7 In the method of digging a hole in the ground, the steps of providing a caisson having a working chamber at its lower end and a shaft of less diameter than the chamber and free of the walls of the hole extending up wardly from said chamber and excavating the ground below said caisson until the chamber reaches the desired depth and filling the caisson with plastic concrete.

8. In the method of digging a hole in the ground, the steps of providing a caisson having a working chamber at its lower end and a shaft of less diameter than the chamber and free of the walls of the hole extending upwardly from said chamber, excavating the ground below said caisson until the chamber reaches the desired depth, introducing plastic concrete into the hole through said caisson, and withdrawing the caisson gradually as the introduction of concrete proceeds. v

9. In the method of digging a hole in the ground, the steps of providing a caisson having a working chamber at its lower end and a shaft of less diameter than the chamber and free of the walls of the hole extending upwardly from said chamber, excavating the ground below said caisson until the chamber reaches the desired depth, introducing plastic concrete into the hole through said caisson, introducing fluid under pressure into said caisson above the concrete whereby the caisson is forced upwardly from the hole.

10. In the method of digging a hole in the ground, the steps of providing a caisson having a working chamber at its lower end and a shaft of lessdiameter than the chamher and free of the walls of the hole extendlng upwardly from said chamber, excavating below the caisson whereby the caisson sinks into the ground, and applying an increasing load to the roof of the working chamber as the caisson sinks lower into the ground.

11. In the method of digging a hole in the ground, the steps of providing a caisson having a working chamber at its lower end and a shaft of less diameter than the chamber and free of the walls of the hole extending upwardly from said chamber, excavating below the caisson whereby the caisson sinks into the ground, and preventing collapse of the. wall of the hole above said chamber by maintaining liquid in the hole above said chamber.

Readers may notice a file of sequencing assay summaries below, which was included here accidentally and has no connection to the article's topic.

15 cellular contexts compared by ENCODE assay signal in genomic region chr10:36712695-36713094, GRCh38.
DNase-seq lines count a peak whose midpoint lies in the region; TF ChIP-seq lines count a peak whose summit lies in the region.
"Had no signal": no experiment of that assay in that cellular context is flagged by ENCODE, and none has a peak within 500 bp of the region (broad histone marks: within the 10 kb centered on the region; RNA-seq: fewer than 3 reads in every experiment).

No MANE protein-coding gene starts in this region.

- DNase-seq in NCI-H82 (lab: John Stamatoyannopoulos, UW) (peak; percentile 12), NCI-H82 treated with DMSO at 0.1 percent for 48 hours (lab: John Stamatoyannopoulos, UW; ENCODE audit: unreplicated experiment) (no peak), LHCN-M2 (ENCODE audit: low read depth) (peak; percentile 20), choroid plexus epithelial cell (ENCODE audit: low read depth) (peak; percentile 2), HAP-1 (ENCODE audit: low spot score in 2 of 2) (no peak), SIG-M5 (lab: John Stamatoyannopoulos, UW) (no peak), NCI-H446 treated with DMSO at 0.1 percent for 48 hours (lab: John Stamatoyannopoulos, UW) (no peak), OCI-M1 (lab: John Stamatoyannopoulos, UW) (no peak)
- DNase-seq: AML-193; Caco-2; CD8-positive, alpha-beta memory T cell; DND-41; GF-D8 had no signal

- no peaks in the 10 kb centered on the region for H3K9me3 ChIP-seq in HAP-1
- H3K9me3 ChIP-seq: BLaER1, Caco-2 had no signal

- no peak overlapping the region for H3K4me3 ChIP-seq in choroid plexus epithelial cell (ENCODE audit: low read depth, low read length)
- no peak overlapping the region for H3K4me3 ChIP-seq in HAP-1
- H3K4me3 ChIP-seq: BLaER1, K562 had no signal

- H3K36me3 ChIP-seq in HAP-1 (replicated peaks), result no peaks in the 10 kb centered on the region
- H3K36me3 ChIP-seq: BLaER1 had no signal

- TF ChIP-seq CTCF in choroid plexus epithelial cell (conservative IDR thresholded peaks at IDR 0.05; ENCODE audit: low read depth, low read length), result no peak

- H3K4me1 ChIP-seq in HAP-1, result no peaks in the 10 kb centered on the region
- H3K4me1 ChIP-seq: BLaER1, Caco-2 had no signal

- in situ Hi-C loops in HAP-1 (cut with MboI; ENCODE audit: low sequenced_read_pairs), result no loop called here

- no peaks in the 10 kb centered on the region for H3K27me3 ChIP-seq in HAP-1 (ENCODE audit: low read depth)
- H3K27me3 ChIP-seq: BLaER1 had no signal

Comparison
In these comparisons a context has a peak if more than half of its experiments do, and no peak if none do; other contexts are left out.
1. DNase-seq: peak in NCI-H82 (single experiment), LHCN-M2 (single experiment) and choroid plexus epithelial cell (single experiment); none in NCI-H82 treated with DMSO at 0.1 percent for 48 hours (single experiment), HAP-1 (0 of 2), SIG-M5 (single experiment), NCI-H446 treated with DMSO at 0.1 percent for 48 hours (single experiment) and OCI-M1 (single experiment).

12. The method of sinking a caisson in the ground to form a hole, which consists in excavating the ground below said caisson, maintaining fluid pressure tending to lift said caisson, and applying a fluid load to 7 said caisson within the hole tending to neutralize the pressure acting to lift the caisson.

13. The method of sinking a caisson in the ground to form a hole, which consists in excavating the ground below said caisson, maintaining fluid pressure within the caisson tending to lift said caisson, and maintaining a liquid load exterior of the caisson and within the hole tending to neutralize the'action of the fluid pressure and preventing collapse of the wall of the hole.

In testimony whereof I hereto afiix my signature.

CHARLES L. POWELL.

Referenced by
Citing PatentFiling datePublication dateApplicantTitle
US2660862 *Sep 10, 1949Dec 1, 1953Julian CapblanchApparatus for constructing posts in the ground
US3107496 *Nov 28, 1958Oct 22, 1963Delong CorpMobile apparatus for placing and driving marine piling or the like
US3434294 *Jul 3, 1967Mar 25, 1969Hall John RMethod and apparatus for forming concrete piles
US3861156 *Mar 7, 1973Jan 21, 1975Masaaki UchidaMethod and apparatus for press-insertion
US4158518 *Sep 13, 1977Jun 19, 1979Fredric RuscheIn situ pile forming method
US4180350 *Mar 30, 1978Dec 25, 1979Early California Industries, Inc.Method for forming foundation piers
US4230425 *Mar 19, 1979Oct 28, 1980Gusev Vladimir AMethod and installation for producing cast-in-situ piles
US4958962 *Jun 28, 1989Sep 25, 1990Halliburton CompanyMethods of modifying the structural integrity of subterranean earth situs
US5396964 *Oct 1, 1992Mar 14, 1995Halliburton CompanyApparatus and method for processing soil in a subterranean earth situs
Classifications
U.S. Classification405/240
International ClassificationE02D5/34, E02D15/00, E02D15/06, E02D5/42
Cooperative ClassificationE02D5/42, E02D15/06
European ClassificationE02D5/42, E02D15/06